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Dear Ms. Shade,
Thank you for posting your request on HIstory Hub!
We suggest that you request a copy of his Official Military Personnel File (OMPF). OMPFs and individual medical reports for officers of the U.S. Army who were separated from the service after June 1917 and prior to 1956 are in the custody of NARA's National Personnel Records Center in St. Louis. In many cases where personnel records were destroyed in the 1973 fire, proof of service can be provided from other records such as morning reports, payrolls, and military orders, and a certificate of military service will be issued. Please complete a GSA Standard Form 180 and mail it to NARA's National Personnel Records Center, (Military Personnel Records), 1 Archives Drive, St. Louis, MO 63138-1002.
We searched the file unit "Electronic Army Serial Number Merged File, ca. 1938 - 1946 (Enlistment Records)" in the series “World War II Army Enlistment Records” (Record Group 64) that is available via AAD (Access to Archival Databases) on the National Archives website at https://aad.archives.gov/aad/ for John Derryberry and found 4 hits.
We also searched the file unit “Application (SS-5) Files, 1936 - 2007 (Last Names C through D)” in the series “Numerical Identification Files (NUMIDENT), created 1936 - 2007” (Record Group 47) that is available via AAD (Access to Archival Databases) on the National Archives website at https://aad.archives.gov/aad/ for John Derryberry and found 9 hits.
You may also want to refer to NARA's web site at https://www.archives.gov/ for ideas on how to begin genealogy research in order to find your father and/or his family.
Additionally, the following magazines and books are good resources on finding living persons and provide guidance on finding 20th century military personnel:
- Gormley, Myra Vanderpool. "20th Century Military Records." Heritage Quest 10 (May-June 1987) pages 3-7.
- Hinckley, Kathleen W. "Locating the living: Twentieth Century Research Methodology."National Genealogical Society Quarterly 77 (September 1989): pages 186-196.
- Johnson, Richard S. How to Locate Anyone Who Is or Has Been in the Military, Eighth Edition. Fort Sam Houston, TX: Military Information Enterprises, 1999.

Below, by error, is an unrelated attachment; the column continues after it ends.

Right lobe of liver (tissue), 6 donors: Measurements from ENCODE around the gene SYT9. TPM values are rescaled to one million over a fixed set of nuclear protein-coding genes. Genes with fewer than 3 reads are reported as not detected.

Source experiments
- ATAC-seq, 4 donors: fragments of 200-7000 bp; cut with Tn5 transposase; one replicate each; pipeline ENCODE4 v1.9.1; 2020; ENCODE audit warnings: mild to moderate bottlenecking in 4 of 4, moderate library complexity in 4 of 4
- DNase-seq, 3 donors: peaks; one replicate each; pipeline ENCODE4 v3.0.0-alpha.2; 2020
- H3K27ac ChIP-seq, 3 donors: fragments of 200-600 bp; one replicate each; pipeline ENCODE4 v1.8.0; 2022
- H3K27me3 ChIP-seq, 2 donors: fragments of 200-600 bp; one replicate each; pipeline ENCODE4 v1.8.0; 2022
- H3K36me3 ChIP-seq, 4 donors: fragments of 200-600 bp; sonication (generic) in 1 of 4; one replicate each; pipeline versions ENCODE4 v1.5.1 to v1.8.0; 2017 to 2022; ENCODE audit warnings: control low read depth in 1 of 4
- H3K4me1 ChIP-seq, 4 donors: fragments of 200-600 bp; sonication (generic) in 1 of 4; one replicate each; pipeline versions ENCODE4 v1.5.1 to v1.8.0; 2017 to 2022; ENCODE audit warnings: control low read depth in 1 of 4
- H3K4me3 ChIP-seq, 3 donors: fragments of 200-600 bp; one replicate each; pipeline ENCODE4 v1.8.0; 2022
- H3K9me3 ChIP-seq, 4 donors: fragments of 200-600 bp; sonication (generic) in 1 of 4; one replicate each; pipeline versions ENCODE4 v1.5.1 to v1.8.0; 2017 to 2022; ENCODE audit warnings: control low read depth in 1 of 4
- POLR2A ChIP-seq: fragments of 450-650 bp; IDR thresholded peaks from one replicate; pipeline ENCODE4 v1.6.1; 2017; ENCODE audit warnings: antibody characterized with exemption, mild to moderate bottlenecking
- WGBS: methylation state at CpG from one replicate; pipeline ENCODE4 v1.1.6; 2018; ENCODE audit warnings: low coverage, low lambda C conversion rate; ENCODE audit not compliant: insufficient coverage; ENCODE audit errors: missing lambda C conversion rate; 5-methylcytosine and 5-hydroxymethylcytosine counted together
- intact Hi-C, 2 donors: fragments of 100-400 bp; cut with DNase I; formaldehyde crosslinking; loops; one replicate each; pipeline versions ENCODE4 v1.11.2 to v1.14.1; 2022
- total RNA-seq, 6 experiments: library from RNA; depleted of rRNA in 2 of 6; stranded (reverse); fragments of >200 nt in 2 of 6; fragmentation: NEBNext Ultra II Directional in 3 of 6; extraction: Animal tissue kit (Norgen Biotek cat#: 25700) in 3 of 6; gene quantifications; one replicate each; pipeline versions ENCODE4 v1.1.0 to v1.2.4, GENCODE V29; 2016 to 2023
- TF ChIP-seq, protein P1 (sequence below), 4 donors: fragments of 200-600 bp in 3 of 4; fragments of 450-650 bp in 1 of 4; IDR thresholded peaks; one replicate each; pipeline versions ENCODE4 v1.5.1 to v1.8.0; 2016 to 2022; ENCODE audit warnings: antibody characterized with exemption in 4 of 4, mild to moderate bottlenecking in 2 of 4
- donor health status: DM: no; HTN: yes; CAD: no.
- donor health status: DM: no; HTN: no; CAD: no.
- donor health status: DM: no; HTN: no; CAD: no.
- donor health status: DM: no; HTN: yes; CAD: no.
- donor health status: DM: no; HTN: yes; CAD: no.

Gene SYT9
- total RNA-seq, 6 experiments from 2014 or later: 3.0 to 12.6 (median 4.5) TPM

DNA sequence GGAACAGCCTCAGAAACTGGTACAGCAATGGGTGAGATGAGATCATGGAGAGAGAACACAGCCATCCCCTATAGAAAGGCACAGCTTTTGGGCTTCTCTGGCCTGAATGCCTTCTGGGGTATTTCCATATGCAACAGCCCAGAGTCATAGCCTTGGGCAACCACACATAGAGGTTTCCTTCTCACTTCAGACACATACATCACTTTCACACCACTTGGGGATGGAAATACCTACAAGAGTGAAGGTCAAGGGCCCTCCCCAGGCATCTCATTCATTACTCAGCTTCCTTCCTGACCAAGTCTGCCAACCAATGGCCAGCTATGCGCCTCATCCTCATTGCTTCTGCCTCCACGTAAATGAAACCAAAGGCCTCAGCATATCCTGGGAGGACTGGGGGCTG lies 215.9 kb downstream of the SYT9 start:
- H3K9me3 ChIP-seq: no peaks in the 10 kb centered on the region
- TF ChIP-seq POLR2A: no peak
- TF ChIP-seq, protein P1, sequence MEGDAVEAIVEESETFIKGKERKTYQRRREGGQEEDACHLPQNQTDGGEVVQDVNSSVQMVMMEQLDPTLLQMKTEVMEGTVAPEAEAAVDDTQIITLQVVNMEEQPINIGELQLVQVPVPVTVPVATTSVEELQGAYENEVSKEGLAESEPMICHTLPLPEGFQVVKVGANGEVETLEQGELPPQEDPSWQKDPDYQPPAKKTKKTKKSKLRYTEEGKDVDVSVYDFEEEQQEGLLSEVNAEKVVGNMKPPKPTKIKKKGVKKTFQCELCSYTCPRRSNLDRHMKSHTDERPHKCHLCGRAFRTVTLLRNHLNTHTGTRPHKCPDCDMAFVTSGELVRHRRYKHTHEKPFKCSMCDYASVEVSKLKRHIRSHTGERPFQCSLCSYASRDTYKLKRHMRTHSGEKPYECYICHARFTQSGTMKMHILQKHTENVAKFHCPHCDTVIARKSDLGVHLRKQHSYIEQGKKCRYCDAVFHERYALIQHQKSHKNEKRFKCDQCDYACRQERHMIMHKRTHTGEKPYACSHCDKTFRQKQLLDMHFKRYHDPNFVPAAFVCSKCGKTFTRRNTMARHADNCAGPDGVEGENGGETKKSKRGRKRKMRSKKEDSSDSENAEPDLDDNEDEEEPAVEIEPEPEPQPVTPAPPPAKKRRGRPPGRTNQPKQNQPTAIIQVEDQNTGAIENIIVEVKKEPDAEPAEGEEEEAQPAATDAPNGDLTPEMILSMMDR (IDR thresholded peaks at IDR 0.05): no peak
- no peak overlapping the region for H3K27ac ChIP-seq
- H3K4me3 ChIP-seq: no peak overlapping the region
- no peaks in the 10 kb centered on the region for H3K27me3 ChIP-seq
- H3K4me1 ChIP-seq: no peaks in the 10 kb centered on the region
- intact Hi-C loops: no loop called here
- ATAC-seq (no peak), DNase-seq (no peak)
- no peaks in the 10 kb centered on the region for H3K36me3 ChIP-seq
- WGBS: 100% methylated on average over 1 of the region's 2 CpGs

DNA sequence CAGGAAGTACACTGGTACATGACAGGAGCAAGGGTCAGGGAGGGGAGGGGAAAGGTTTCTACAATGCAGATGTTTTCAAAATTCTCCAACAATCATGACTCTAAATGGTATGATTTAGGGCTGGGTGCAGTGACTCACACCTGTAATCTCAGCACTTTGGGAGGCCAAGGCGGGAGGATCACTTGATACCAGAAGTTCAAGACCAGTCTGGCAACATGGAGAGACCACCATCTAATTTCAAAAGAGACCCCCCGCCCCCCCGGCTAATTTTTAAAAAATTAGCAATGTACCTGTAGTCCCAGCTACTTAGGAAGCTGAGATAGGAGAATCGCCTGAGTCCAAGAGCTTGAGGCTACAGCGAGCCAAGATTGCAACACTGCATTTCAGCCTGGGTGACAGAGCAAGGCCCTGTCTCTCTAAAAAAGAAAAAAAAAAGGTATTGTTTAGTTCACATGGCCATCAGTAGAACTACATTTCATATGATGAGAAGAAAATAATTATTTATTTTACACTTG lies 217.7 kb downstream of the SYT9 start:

- Martin, Amy Suzanne. "Playing Detective: How Government Records and the Freedom of Information Act Can Help You Locate a Missing Person." Heritage Quest 7 (July-August 1991):pages 7-8.
The National Archives does not have the present addresses of former service personnel or their survivors on file. The Federal agency most likely to have such addresses is the Department of Veterans Affairs (VA). The VA can forward a message from you to the veteran, providing the veteran has filed a claim with VA, and they have an address on record. To forward a message, please write your message and place it in an unsealed, stamped envelope. Also include a note to the VA explaining who it is you are trying to reach and add as much identifying information as you have. Place all of this in another envelope addressed to the nearest Veterans Affairs Regional Office (you can find the address at https://www.va.gov/directory/guide/home.asp). If the veteran is in their records, your message to the veteran will be sealed and the envelope addressed to the address they have on file for the veteran. Please note that the veteran may not have informed the VA of a change of address, so they cannot guarantee receipt of your message. If the veteran receives your note, it is then up to the veteran to contact you.
We hope this is helpful. Best of luck with your family research!